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Former Bed-Stuy Theater Owners Try to 'Save the Slave'

 Clarence and Omar Hardu have hired a new attorney to try and keep the Slave Theater.
Clarence and Omar Hardu have hired a new attorney to try and keep the Slave Theater.
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DNAinfo/Paul DeBenedetto

BEDFORD-STUYVESANT — The former owners of an historic Bed-Stuy theater are fighting to reclaim the building — and asking the community for support.

Clarence Hardy, Jr. and son Omar Hardy have launched an online petition and a crowdfunding website to save the Slave Theater, a historic theater at 1215 Fulton St. that hosted civil rights leaders like Al Sharpton in addition to putting on plays and concerts in the 1980s and 1990s.

Despite no longer owning the building, the Hardys are still squatting at the Slave, showing up daily to make repairs and putting their own locks on the doors.

"It's a mission, man," the younger Hardy said. "We're just letting everybody know we're not giving up, not giving in."

The Slave Theater was co-owned by the older Hardy and Judge John Phillips until 2001, when the former civil court judge was declared mentally incompetent and Hardy took sole control of the property.

After Phillips' death in 2008, administrators of his estate wrested control of the building. After a lengthy court battle with Hardy that was ultimately dismissed last year, administrators sold the theater to a development group in August for $2.1 million, according to city housing records.

Now the Hardys said they've hired a new attorney and plan to return to court. They say a will that was allegedly signed by Phillips makes the deal between his estate and the developer, Fulton Halsey Developer Group, null and void.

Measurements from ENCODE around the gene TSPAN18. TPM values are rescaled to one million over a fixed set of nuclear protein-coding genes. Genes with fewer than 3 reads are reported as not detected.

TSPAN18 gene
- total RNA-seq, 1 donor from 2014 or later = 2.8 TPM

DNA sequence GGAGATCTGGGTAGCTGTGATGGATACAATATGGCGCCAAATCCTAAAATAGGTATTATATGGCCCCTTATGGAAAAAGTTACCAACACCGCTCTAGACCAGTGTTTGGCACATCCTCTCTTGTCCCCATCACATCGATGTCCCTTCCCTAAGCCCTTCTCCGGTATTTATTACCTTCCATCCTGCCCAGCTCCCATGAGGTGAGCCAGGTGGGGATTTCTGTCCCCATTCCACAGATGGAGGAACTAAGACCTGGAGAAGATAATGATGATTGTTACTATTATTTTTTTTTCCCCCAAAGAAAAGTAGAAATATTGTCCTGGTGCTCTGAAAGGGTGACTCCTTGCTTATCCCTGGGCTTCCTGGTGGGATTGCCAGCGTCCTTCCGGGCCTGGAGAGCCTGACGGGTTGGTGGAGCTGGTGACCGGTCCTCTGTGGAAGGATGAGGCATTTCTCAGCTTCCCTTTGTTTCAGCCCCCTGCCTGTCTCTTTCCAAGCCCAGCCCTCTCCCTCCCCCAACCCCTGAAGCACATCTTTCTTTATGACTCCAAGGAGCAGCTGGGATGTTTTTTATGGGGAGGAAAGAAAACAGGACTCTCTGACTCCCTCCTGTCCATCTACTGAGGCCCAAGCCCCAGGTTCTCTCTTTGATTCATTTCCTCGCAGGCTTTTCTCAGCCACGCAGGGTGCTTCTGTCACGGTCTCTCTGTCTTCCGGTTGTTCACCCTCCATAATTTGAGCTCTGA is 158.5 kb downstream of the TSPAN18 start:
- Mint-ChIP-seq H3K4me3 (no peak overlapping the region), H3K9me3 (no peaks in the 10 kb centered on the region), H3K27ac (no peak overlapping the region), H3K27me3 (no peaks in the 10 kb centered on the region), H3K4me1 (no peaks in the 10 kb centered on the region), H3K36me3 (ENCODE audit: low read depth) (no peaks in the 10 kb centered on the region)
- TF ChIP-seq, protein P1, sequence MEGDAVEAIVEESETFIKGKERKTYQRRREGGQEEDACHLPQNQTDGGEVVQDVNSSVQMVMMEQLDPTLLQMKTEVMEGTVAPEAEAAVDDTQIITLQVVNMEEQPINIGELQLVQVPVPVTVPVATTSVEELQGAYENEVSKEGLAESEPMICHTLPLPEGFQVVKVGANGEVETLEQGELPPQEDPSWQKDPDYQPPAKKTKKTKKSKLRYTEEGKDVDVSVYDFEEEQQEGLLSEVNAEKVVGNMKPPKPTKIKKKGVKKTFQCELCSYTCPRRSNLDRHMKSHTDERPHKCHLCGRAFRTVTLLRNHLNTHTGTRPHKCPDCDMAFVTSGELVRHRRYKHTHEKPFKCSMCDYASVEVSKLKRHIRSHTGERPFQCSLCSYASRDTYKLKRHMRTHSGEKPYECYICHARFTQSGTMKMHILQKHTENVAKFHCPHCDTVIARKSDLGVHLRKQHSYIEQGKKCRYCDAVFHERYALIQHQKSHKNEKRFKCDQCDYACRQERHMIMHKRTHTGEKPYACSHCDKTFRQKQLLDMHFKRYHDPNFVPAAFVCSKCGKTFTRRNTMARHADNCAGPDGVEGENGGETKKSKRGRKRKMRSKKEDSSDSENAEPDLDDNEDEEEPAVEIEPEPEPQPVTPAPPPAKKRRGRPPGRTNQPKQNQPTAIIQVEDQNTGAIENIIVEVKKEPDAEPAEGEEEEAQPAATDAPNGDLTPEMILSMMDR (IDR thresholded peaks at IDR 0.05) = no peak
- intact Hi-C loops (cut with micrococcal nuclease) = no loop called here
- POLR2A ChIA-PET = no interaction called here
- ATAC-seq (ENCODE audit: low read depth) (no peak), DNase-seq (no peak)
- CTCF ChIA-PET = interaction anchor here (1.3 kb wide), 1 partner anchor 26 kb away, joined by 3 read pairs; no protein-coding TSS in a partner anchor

"You've got people trying to steal the property," Omar Hardy said. "They have no standing, no claim at all."

In addition to the legal issues, the Hardys are unable to open the theater's doors to the public because of a vacate order that was issued after a partial building collapse in 2012, according to Buildings Department records.

The father and son last week launched the crowdfunding website to pay for repairs, but had yet to receive any donations as of Wednesday morning. The online petition, also launched last week, had 85 signatures as of Wednesday morning, and the Hardys claim that a paper petition has more than 800 signatures.

Complicating the situation further is a new theater company that's been in talks with Fulton Halsey to take over the space since August. Representatives from the New Brooklyn Theater, who have already begun performances at other venues, say they've tried to work with the Hardys to no avail.

A lawyer representing Fulton Halsey did not return a request for comment.